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usual manner of a Norman bailey, and that its size corresponds to the usual size of an original Norman bailey in an important place, it does not seem unreasonable to suppose that this was the original bailey attached to the Conqueror's motte. Its shape is singular, part of it being nearly square, while at the S.E. corner a large oval loop is thrown out, so as to enclose the Roman Pharos and the Saxon church. The outline of the bailey certainly suggests that it was built after the Pharos and the church, and was built with reference primarily to the keep or motte ward. The nature of the ground, and the necessity of enclosing the church and the Roman tower within the immediate bailey of the castle, which would otherwise have been commanded by them, were the other factors which decided the unusual shape of the bailey.
On this earthwork the foundations of a rubble wall were formerly to be traced, probably built by Henry II., as considerable sums for “the wall of the castle" are mentioned in his accounts. Whether there are still any remains of this curtain we are unable to say, but so many
of the features of the middle ward have been swept away by modern alterations, and the difficulty of examining what remains, owing to military restrictions, is so great, that little can be said about it, and we find that most authorities observe a judicious silence on the subject. But as the carriage of stone is expressly mentioned in Henry II.'s accounts, we may with great probability assign to him the transformation of the original wooden castle of William into a castle of stone; while the transformation of the Anglo-Saxon borough
1 Puckle's Church and Fortress of Dover Castle, p. 57.
2 Pipe Rolls, 1178-80. “In operatione muri circa castellum de Doura, £165, 135. 4d. The same, £94, 7s. Id."
into a stone enceinte was the work of Henry III.'s reign.
We think the evidence suggests that this burh or outer rampart was in existence when the Conqueror came to Dover, crowned in all probability with a stockade and towers of wood. It may possibly have been a British or even a Roman earthwork originally (though its outline does not suggest Roman work); or it may have been built by Harold as a city of refuge for the inhabitants of the port.' The Saxon church which it encloses, and which has long been attributed to the earliest days of Saxon Christianity, is now pronounced by the best authorities to be comparatively late in the style.
The size of the inner castle of Dover appears to be about 6 acres, reckoning the keep ward at 2, and the bailey at about 4.
The value of the town of Dover had trebled at the time of the Survey, in spite of the burning of the town at William's first advent.
Dudley, Staffordshire (Fig. 15). -- William Fitz Ansculf held Dudley at the time of the Survey, “and there is his castle.' Mr Clark appears to accept the dubious tradition of a Saxon Dodda, who first built this castle in the 8th century, since he speaks of Dudley as " a great English residence." 5 This tradition, however, is not supported by Domesday Book, which shows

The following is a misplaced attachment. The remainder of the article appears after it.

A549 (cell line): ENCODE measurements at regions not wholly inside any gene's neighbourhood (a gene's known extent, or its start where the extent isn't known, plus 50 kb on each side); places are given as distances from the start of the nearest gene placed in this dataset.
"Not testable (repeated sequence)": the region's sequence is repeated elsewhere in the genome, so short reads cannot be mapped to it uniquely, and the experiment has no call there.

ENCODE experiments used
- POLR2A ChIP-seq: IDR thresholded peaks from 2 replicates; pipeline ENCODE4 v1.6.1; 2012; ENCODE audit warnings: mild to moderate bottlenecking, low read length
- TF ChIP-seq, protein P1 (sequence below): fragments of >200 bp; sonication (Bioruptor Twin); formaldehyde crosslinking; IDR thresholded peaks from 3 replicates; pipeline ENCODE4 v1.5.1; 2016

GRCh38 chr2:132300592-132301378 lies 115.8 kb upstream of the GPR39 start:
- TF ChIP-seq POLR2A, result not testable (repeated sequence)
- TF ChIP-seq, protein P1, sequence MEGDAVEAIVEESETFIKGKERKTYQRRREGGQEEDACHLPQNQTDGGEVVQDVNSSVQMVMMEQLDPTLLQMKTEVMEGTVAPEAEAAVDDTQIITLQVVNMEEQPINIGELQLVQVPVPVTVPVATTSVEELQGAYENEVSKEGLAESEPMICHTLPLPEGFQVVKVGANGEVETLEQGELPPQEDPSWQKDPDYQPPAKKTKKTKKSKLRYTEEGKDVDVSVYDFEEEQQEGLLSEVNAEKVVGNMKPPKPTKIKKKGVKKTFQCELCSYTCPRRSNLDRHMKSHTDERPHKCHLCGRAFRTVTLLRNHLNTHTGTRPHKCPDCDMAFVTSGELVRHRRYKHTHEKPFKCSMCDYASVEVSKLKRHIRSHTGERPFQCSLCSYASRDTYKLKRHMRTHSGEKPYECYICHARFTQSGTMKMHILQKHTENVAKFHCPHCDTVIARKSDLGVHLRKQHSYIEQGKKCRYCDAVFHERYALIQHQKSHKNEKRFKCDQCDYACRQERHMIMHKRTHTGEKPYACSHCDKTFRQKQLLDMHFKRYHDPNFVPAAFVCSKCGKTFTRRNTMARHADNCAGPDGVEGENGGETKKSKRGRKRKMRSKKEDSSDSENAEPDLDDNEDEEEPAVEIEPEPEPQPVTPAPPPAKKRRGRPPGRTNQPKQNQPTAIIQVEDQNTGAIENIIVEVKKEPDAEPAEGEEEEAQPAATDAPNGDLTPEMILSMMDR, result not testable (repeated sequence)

1 Mr Statham thinks the port of Dover, though a Roman station, was unwalled till the 13th century, and gives evidence. History of Dover,
? See Professor Baldwin Brown, “Statistics of Saxon Churches” in the Builder, 20th October 1900 ; and in The Arts in Early England, ii., 338.
3 D. B., i., 1.
4 Istedem Willelmus tenet Dudelei, et ibi est castellum ejus. T. R. E. valebat 4 libras, modo 3 libras." D. B., i., 177.
5 M. M. A., i., 24.
Dudley to have been only a small and unimportant manor before the Conquest. The strong position of the hill was no doubt the reason why the Norman placed his castle there. There is no Norman masonry in the present ruins. The earliest work is that of the keep on the motte, a rectangular tower with round corner turrets, attributed by Mr W. St John Hope to about 1320. The first castle was demolished by Henry II. in 1175,and an attempt to restore it in 1218 was stringently countermanded. The case of Dudley is one of
? those which proves that Henry II. destroyed some lawful castles in 1175 as well as the unlawful ones. In 1264 a license to restore it was granted to Roger de Somery, in consideration of his devotion to the king's cause in the Barons' War. The whole area of the castle, including the motte, but not including the works at the base of the hill on which it stands, is 1 i acres. The bailey is an irregular oval, following the hill top. Dudley is an instance in which the value of the manor has gone down instead of up since the erection of the castle; this may perhaps be laid to the account of the devastation caused through the Staffordshire insurrection of 1069. DUNSTER, Somerset (Fig. 15).
Called Torre in Domesday Book. “There William de Moion has his castle.". The motte here appears to be a natural rock
4 or tor, whose summit has been levelled and its sides
1 “Circa dies istos castellum de Huntinduna, de Waletuna, de Legercestria, et Grobi, de Stutesbers [Tutbury), de Dudeleia, de Tresc, et alia plura pariter corruerunt, in ultionem injuriarum quas domini castellorum regi patri frequenter intulerunt.” Diceto, i., 404, R. S.
2 Close Rolls, i., 380.
3 Parker's History of Domestic Architecture, Licenses to Crenellate, 13th century, Part ii., p. 402. Godwin, “Notice of the Castle at Dudley,” Arch. Journ., XV., 47. 4 D. B., i., 95b.